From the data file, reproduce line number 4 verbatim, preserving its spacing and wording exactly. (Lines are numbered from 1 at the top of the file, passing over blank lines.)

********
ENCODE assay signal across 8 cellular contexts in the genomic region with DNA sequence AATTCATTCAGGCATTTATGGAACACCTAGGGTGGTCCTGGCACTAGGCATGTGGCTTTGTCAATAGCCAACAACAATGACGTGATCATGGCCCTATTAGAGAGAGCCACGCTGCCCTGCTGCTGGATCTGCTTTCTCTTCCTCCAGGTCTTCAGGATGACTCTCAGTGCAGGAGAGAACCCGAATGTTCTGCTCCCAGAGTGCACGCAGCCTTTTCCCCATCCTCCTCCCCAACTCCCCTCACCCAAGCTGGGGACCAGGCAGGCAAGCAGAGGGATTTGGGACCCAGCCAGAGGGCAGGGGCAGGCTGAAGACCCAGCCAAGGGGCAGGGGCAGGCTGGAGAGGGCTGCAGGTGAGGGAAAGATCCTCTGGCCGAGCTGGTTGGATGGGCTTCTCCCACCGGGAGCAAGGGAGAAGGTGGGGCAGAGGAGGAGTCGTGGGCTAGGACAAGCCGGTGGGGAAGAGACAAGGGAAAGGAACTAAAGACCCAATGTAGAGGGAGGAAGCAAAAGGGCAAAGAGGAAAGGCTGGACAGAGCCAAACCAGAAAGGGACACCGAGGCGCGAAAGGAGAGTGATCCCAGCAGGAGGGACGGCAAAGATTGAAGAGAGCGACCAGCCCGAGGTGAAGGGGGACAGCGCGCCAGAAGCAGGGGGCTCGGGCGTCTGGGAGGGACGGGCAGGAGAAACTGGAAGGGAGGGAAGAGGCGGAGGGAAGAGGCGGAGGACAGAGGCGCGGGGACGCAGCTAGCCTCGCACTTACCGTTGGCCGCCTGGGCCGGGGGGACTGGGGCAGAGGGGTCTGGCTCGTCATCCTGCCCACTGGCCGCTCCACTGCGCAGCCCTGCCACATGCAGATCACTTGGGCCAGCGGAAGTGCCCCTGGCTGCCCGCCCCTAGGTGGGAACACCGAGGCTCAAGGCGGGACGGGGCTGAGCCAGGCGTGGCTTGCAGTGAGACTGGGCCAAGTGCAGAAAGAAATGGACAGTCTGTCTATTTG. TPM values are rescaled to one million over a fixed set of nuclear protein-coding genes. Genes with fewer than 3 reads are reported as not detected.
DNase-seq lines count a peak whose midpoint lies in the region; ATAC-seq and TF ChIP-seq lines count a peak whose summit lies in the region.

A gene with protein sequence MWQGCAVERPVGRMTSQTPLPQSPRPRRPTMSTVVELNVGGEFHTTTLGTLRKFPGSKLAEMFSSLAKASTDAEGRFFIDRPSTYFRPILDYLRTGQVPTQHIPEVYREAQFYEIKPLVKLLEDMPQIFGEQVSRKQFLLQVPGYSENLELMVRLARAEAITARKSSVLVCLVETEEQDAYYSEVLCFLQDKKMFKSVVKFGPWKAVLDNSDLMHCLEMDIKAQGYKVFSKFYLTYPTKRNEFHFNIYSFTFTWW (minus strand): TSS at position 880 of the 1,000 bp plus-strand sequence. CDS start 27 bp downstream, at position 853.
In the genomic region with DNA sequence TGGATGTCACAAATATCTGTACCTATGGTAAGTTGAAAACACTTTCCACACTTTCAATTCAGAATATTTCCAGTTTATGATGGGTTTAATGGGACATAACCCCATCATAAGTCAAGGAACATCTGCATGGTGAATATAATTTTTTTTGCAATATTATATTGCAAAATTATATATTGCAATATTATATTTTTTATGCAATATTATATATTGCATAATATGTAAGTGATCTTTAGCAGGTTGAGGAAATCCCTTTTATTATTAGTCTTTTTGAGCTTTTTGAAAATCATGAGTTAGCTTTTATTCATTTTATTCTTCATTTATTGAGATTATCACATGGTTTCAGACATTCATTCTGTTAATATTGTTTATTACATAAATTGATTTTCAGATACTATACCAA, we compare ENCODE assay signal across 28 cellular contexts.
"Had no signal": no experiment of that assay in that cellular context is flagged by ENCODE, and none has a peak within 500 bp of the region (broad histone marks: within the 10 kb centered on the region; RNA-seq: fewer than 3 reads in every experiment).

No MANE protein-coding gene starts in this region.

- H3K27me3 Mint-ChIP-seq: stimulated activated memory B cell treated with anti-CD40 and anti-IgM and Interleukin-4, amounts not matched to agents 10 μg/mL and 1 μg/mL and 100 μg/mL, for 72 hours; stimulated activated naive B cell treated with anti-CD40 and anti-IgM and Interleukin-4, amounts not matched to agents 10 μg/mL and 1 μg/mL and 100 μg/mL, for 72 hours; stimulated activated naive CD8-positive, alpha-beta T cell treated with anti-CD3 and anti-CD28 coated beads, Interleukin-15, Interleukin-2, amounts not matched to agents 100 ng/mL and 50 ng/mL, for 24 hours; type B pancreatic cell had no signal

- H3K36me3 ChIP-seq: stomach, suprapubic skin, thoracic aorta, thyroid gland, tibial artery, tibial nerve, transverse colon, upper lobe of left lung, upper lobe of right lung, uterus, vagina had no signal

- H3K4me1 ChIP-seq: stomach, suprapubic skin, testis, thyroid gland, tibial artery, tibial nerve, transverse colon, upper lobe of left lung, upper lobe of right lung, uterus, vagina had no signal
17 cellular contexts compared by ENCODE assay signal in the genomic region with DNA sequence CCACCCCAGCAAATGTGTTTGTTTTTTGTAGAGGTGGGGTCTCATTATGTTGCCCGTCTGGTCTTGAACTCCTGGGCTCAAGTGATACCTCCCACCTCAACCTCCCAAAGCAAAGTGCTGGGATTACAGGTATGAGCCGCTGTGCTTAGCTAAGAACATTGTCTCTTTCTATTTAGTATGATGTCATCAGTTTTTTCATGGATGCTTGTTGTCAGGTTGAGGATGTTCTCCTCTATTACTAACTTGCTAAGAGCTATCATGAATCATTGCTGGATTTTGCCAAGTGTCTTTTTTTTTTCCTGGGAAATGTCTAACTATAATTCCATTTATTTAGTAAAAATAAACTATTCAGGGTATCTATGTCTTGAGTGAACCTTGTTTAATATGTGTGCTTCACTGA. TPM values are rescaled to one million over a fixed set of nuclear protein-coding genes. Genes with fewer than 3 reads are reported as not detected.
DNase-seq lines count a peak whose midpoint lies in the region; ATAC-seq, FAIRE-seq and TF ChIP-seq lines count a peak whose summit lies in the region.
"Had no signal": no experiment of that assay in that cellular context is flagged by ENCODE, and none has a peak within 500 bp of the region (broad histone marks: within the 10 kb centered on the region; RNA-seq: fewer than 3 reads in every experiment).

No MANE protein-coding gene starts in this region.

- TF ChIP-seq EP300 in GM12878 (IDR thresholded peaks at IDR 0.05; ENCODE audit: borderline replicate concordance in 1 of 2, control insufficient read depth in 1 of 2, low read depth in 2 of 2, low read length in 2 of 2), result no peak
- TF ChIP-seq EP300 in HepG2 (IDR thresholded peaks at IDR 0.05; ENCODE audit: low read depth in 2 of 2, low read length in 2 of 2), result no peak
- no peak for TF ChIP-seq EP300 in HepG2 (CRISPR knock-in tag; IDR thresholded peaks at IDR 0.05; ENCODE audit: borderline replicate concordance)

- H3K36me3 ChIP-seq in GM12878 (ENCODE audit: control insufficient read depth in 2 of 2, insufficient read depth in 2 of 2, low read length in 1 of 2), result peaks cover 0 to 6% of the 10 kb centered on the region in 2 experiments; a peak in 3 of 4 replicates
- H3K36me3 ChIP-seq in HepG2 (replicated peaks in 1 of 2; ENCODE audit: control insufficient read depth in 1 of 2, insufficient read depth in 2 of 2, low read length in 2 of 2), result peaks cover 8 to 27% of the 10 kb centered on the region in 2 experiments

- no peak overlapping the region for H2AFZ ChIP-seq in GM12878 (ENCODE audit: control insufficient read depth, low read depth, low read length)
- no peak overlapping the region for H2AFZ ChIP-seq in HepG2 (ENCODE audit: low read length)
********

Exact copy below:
In the genomic region with DNA sequence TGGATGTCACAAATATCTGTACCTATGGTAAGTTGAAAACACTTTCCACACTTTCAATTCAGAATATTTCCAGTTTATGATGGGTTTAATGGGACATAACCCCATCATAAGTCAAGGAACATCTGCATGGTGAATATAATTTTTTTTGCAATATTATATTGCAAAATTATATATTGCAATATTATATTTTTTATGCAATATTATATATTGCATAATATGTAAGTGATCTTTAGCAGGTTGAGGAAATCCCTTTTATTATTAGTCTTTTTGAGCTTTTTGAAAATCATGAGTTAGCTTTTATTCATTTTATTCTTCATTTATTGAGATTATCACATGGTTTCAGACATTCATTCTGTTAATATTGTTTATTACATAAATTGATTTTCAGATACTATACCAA, we compare ENCODE assay signal across 28 cellular contexts.